A great way to have fun at a Halloween party this year is to host a Halloween scavenger hunt. Depending on the age group, scavenger hunts can be simple to ornate and still be rewarding.
First, make sure that everyone comes out a winner no matter how old the participants are or how many teams you split your group into. Even if first prize is a mondo bucket of candy and second prize is a plastic ring, give something to everyone.
Scout areas for clue locations beforehand. No matter what the scavenger hunt is, either finding clues or gathering stuff, planning is the key to every scavenger hunt.
Incorporate different media into your hunt. Use writing, pictures, texture, poems, and nature into your themed scavenger hunt around Halloween. Mix it up with a written clue once and then a picture clue next followed by a puzzle to solve before finding out where to go. There are endless possibilities for clues.
As with everything new in technology, use texting or the internet in your scavenger hunt. Design your own website with multimedia clues on it and even have a totally online scavenger hunt with winners notified by email or text later on.
If your hunt is for younger children, try to keep the scavenging to one property between in your house and outdoors and keep the clues simple. Have them explore trees outside and that scarecrow sitting on the porch swing. For older kids, you can have a walking scavenger hunt that goes over the neighborhood.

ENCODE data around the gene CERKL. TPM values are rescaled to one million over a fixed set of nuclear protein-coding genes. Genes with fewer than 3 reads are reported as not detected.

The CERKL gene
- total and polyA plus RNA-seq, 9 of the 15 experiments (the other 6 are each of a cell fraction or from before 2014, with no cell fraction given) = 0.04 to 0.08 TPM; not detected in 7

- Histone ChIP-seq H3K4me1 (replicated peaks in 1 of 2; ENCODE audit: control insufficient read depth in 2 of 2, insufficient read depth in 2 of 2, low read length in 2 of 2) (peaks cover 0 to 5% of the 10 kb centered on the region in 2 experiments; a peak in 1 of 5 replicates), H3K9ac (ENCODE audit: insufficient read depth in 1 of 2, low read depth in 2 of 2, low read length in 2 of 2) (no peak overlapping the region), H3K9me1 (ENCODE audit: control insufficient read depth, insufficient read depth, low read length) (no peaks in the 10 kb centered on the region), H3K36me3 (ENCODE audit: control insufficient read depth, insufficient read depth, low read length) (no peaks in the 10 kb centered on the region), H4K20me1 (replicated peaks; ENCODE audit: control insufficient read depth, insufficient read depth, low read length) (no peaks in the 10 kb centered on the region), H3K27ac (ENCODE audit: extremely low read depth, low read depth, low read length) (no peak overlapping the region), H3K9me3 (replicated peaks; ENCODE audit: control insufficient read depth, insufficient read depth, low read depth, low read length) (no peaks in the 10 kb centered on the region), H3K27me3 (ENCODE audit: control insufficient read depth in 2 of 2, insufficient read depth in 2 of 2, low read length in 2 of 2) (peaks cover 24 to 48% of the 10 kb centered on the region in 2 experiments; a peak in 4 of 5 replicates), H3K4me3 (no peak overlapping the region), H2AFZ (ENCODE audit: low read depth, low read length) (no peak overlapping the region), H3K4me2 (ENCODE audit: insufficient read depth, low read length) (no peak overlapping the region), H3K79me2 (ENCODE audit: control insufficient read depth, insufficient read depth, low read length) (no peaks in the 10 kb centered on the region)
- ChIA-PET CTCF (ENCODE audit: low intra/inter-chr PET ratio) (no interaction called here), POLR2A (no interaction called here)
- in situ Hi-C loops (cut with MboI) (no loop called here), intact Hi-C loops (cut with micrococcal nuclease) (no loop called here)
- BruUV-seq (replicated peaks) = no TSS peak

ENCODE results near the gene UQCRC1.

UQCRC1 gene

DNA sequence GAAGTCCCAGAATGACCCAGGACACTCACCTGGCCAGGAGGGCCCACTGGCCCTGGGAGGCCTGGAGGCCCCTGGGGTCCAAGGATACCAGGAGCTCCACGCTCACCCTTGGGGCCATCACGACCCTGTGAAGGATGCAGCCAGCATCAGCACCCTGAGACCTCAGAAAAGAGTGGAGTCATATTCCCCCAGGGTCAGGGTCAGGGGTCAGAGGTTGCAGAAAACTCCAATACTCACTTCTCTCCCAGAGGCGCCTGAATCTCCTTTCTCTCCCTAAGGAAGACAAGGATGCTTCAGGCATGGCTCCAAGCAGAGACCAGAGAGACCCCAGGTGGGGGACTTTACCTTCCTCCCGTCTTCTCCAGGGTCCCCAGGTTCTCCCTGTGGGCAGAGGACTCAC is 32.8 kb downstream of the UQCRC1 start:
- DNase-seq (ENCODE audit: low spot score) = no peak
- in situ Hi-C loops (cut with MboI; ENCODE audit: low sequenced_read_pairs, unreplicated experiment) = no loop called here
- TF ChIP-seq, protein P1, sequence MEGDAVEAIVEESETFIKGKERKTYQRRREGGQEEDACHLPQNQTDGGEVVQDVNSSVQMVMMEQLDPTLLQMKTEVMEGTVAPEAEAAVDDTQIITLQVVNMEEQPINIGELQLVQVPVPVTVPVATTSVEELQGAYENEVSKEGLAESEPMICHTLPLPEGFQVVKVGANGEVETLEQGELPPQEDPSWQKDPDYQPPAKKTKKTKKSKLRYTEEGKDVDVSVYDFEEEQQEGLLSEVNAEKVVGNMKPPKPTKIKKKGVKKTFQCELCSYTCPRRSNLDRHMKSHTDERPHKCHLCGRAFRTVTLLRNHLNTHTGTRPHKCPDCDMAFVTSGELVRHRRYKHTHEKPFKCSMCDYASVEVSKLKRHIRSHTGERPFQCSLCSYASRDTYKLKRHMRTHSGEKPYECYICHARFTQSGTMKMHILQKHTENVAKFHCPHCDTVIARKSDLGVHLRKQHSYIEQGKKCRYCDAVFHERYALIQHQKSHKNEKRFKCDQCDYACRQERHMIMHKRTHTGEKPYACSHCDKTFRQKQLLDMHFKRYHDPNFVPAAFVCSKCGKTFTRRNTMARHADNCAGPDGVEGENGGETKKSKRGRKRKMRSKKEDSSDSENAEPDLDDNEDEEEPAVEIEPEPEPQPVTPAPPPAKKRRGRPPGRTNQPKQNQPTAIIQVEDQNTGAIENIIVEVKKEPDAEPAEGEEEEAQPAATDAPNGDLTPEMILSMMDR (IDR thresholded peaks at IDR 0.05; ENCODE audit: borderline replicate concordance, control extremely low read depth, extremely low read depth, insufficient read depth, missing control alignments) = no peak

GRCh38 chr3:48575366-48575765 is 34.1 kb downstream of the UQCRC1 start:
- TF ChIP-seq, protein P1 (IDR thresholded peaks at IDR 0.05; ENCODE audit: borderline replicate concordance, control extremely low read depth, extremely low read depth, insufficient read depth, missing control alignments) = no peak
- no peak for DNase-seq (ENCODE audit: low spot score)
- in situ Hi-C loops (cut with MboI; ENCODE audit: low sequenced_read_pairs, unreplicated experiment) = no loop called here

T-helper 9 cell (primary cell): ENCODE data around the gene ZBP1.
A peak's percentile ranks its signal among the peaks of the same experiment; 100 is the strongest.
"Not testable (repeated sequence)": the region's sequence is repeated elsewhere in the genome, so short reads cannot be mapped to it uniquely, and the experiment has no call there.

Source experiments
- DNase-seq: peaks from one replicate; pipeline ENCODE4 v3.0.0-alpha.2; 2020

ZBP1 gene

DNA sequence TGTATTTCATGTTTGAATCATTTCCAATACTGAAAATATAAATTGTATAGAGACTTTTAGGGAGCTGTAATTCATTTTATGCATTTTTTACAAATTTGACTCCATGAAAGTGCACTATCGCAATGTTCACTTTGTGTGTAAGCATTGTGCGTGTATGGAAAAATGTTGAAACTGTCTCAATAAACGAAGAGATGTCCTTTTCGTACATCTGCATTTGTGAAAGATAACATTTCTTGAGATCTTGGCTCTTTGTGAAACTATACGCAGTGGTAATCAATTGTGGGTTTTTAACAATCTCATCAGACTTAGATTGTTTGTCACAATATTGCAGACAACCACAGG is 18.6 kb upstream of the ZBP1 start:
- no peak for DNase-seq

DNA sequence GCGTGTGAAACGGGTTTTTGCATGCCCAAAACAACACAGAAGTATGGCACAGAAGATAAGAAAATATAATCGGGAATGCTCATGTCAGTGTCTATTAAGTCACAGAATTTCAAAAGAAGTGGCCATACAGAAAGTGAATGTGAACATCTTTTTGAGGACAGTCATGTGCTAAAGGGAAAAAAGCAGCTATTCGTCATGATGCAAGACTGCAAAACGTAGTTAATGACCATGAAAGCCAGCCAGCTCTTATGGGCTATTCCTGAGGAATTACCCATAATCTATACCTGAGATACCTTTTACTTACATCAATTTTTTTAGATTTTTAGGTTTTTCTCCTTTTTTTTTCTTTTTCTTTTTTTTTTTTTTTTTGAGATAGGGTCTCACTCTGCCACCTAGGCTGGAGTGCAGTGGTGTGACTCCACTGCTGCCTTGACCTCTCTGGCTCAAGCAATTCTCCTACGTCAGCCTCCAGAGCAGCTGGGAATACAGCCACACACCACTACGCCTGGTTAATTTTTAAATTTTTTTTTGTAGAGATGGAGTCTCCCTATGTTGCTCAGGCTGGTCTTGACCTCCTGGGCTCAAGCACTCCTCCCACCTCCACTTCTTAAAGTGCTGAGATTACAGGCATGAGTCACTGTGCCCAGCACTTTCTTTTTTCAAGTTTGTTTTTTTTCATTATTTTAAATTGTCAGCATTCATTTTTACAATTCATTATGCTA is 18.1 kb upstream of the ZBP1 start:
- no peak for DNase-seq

When organizing a scavenger hunt get parents involved too. Have them be ready for clue locations or be clues themselves at different houses or even their place of business when appropriate. Make sure they know what’s coming first.
To get local businesses involved, ask their permission and even say this is a Halloween scavenger hunt. Give them some kind of incentive like the clue will involve buying an item off your shelf or ordering food if you go to a restaurant.
Take into account where people involved with the hunt work for easier access to places that may be businesses. If you have parents who work at such and such firm, have them be a possible location for a clue. If you have a hunt for teens, get their store in the mall where they work to be involved. It just takes some explanation to the appropriate person at the business and their permission shouldn’t be too hard to get.
Public places are great to hide clues, as long as they are out of the way. That old gnarled tree in the park is great as long as no one sees you hide the clue. Be prudent and cautious so no one accidently messes up the hunt.
Don’t defame any property. Don’t be digging in someone’s yard for “X Marks the Spot” treasure hunt clues. Keep it simple like “under the third brick on the left” if the brick is already loose. You can turn just about any environment into a scavenger hunt for Halloween if you know what to look for.